Pakistans former Prime Minister Nawaz Sharif has said his opposition PML-N party will not become part of any national
Pakistans former Prime Minister Nawaz Sharif has said his opposition PML-N party will not become part of any national government on dictates of the US and would rejoin the ruling coalition only if it dissolves the President`s sweeping powers.
& Sharif said he would never seek support of the Army and the US to come to power though there was no harm if the military helps Pakistan`s democracy.
He said the PML-N wants good relations with the US but on the basis of sovereign equality.
Stressing the need for a healthy opposition, he said the PML-N would extend unconditional support to the Pakistan People`s Party-led government to resolve the country`s problems.
The PML-N would rejoin the federal coalition only if the government restored the constitution of 1973 by purging amendments that strengthened the President and held former military ruler Pervez Musharraf accountable for his actions, Sharif said in an interview with Dunya TV channel.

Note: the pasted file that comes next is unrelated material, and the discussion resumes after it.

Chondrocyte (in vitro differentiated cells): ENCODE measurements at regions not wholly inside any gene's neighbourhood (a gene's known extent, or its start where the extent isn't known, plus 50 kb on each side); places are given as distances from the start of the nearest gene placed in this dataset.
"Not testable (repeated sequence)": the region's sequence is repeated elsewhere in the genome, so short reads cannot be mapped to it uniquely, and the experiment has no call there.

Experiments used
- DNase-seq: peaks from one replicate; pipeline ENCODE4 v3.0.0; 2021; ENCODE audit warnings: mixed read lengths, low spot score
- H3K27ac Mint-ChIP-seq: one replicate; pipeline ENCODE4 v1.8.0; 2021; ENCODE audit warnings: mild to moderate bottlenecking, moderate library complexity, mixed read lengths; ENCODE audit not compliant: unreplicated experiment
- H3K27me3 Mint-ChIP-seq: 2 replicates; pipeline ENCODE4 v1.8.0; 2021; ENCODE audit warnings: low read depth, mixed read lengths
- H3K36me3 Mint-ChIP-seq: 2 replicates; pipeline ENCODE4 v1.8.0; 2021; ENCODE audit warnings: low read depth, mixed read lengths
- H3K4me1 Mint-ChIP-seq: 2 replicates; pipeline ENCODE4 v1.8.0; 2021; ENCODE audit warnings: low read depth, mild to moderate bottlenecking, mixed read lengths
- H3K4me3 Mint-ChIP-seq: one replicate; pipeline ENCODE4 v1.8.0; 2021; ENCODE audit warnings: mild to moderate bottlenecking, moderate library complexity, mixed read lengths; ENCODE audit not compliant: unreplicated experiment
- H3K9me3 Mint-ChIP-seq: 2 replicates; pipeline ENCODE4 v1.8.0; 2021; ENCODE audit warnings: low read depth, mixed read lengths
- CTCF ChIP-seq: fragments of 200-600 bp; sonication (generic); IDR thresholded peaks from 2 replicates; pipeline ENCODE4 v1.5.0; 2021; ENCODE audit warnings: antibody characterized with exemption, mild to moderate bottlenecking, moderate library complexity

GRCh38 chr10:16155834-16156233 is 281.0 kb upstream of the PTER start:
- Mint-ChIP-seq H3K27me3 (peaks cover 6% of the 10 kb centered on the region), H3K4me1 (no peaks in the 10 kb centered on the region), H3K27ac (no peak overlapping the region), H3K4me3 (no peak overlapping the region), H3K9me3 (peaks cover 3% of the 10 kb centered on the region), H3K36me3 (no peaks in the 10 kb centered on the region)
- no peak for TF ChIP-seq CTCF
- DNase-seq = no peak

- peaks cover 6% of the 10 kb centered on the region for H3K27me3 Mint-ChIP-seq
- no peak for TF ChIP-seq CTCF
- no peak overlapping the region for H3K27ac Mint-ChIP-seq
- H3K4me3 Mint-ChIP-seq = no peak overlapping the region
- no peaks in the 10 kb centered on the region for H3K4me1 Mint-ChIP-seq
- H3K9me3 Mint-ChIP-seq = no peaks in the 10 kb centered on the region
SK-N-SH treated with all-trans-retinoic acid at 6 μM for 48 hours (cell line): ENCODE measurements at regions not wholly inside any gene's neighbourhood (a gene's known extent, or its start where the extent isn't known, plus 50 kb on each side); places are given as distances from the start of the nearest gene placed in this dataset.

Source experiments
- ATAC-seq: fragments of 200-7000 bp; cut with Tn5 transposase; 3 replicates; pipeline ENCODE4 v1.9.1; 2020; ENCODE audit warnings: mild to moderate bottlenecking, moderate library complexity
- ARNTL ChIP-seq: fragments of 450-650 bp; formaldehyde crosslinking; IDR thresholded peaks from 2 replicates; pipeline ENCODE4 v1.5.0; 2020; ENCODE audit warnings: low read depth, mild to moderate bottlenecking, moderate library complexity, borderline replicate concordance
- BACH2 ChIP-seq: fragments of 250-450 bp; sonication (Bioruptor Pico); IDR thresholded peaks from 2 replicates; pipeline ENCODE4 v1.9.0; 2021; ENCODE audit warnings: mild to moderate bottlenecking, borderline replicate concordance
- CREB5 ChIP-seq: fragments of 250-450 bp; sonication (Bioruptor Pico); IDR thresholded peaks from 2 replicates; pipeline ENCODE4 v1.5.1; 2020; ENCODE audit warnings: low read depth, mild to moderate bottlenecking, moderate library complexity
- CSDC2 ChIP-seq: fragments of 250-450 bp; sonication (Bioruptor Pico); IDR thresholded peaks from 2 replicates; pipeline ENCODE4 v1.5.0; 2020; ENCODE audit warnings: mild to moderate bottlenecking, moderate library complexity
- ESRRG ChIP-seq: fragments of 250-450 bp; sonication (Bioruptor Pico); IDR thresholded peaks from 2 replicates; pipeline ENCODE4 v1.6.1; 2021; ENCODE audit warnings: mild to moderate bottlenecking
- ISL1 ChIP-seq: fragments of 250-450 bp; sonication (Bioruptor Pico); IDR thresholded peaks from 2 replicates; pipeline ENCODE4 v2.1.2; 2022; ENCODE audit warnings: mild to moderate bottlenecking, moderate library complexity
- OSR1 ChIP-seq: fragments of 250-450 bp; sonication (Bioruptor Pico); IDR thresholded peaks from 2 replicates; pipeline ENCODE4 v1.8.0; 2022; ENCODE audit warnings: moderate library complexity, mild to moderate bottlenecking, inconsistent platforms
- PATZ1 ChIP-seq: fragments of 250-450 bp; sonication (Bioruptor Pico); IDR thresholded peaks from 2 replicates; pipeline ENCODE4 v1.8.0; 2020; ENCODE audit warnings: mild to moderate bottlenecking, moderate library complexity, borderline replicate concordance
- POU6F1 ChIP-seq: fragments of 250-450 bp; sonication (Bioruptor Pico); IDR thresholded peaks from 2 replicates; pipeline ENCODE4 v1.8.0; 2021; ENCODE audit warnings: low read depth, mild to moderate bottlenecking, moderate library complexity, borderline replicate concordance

Sharif feared that Pakistan could lose Balochistan if "former rulers are not held accountable" for actions that had led to deterioration of the situation in the southwestern province.
He also said India should take Pakistan into confidence on anti-terrorism measures and launch a joint investigation into the Mumbai attacks rather than levelling baseless allegations.
Peace with India is a necessity but the presence of mutual trust between the two countries is an imperative, Sharif said.
The solution to the Kashmir issue is key to resolving all issues between India and Pakistan, he maintained.
On the unrest in the North West Frontier Province, he asked the Taliban not to fight, saying his stance against terrorism was clear.
Responding to a question on the "long march" organised by the lawyers` movement and the PML-N in March to pressure the government to restore judges sacked during the 2007 emergency, Sharif said he was unaware if the army or the US had played a role in reinstatement of the deposed judges.
Asked whether the army played a role in ending the long march, he said: "I have no knowledge about it".
In response to another question, Sharif said that there was pressure on him to meet former President Musharraf when he returned to Pakistan from exile in 2007 but he resisted it.